Avoiding toxic mentoring

On September 20-22, I had the great honor of attending the workshop A conversation on professional norms in mathematics, organized by Emily Riehl. The workshop presented many great topics for conversation about the norms in our profession. The workshop’s program can be found here.

During the weekend, I had the opportunity to share some of my thoughts on mentoring. Mostly from the perspective of having been the recipient of some rather awful mentoring experiences. My talk was titled “Avoiding the academic savior complex: How to mentor underrepresented faculty.”

I shared stories of three types of “mentors” I have encountered in my journey through academia. This included:

  • The self-proclaimed mentor – This was someone who volunteered to be my mentor, and who promptly started listing me in their CV as their mentee. Their mentoring was nonexistent. They only wanted to make sure they could say that they were mentors to women and people of color. Being at the intersection I was two birds and their “mentoring’’ a single stone.
  • The self-serving mentor – Their advice was based only on what they thought they could gain from me and my work. They asked me to work at all hours of the night, saying that producing scholarship at a fast rate would be what would make me successful as an academic and that this was more important to me than to other of our collaborators since I was starting a tenure track position. This was self-serving, as they were also listed as authors on that work.
  • The only-in-public mentor – This type of toxic mentoring has been the most emotionally challenging. This person in public plays the role of a big supporter of my work, while in private they provide me with very toxic advice. Here is an example. I once posted on social media a call to other academics to also request service work from white cisgender men. This was in light of being very overwhelmed with the high level of service invitations I was receiving. Their response to me in private was to continue to sacrifice more time to service commitments as this would start a conversation that could lead to some potential research collaboration. Years of evidence has shown me this is unlikely to occur.

These are obviously examples of toxic mentoring. Having shared these stories with the exceptional scholars in attendance at the workshop, Michelle Manes, Luis Leyva, Adriana Salerno, and Francis Su provided me with the following resources to share with you. (Thanks go out to them!)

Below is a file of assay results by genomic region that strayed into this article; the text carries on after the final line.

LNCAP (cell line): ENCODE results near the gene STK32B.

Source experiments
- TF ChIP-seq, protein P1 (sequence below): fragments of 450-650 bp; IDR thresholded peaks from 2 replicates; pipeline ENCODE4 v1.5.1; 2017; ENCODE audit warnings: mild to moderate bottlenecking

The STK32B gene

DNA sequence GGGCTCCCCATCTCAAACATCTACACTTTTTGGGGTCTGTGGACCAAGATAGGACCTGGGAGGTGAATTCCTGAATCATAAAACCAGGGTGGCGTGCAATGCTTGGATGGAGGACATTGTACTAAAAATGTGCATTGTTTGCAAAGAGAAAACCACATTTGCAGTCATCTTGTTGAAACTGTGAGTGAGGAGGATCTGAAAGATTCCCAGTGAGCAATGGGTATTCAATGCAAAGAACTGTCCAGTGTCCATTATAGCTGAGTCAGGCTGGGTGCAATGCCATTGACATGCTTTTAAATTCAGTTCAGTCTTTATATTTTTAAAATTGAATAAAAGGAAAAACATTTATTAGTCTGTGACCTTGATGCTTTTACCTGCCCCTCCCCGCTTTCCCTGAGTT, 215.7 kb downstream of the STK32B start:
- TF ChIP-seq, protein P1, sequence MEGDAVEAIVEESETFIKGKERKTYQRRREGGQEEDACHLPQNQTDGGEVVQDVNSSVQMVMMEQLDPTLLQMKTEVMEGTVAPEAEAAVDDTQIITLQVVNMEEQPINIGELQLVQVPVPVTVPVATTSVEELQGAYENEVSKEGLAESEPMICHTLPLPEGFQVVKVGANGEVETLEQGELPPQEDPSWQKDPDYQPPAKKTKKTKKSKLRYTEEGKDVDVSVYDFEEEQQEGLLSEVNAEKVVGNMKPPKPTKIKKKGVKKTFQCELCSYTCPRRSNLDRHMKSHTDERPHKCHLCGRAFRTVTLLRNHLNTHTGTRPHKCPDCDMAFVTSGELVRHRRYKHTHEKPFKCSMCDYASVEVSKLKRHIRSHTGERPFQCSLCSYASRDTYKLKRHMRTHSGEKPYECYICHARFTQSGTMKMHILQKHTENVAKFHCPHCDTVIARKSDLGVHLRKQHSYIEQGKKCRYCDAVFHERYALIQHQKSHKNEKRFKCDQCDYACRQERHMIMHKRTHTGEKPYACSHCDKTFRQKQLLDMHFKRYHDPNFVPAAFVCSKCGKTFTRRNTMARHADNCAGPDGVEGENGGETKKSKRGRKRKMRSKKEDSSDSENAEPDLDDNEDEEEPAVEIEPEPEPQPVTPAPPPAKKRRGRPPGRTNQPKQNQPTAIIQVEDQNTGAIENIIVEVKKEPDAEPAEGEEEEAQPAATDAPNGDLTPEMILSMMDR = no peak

Below are some articles on good mentoring in mathematics, author abuse, and lists of organizations that provide training on mentoring.

  • Bernd Sturmfels, Adventures in Mentoring, September 2019 Notices of the American Mathematical Society, p. 1301.
  • A. Susan Jurow and Jordan Jurow, We Need to Talk about Authorship Abuse, September 12, 2019, Inside Higher Ed.
  • COACh is a grass-roots organization that is working to increase the number and career success of women scientists and engineers through innovative programs and strategies.
  • NCFDD Mentoring Map – a worksheet to track your network of mentors.

These are just a few of the many resources available to those who are interested in becoming better mentors. But for me being a good mentor is intrinsically tied to being a good human being. Hence my definition of a good mentor:

A good mentor must value the mentee as a person. Of course this requires there to be a solid relationship that is built on trust and, more importantly, respect. A good mentor will offer advice, but it will be directly related to how the mentee may be able to solve a particular problem/challenge that they are experiencing. That is, a good mentor provided possible ideas, and not directions, and is never upset if the mentee does not take their advice. I think of a good mentor as a solid sounding board, someone who listens intently and provides a multitude of potential solutions – rather than telling me what they would do. Most importantly, and part of what is most challenging in academic settings, is that a good mentor has to have a mentee’s development as their primary objective, and should at all costs avoid trying to force their mentee to become their mini-me.

Being a good mentor requires a true commitment to helping a mentee reach their personal and professional goals. It is not easy and none of us are taught how to be a good mentor. This does not mean that we should not try to be better. After all, constant improvement and lifelong learning, are a part of what drew us to an academic profession, is it not? If that is the case, then we should continue to do more research on how to better ourselves as mentors.

If you have any additional mentoring resources please share them in the comments.

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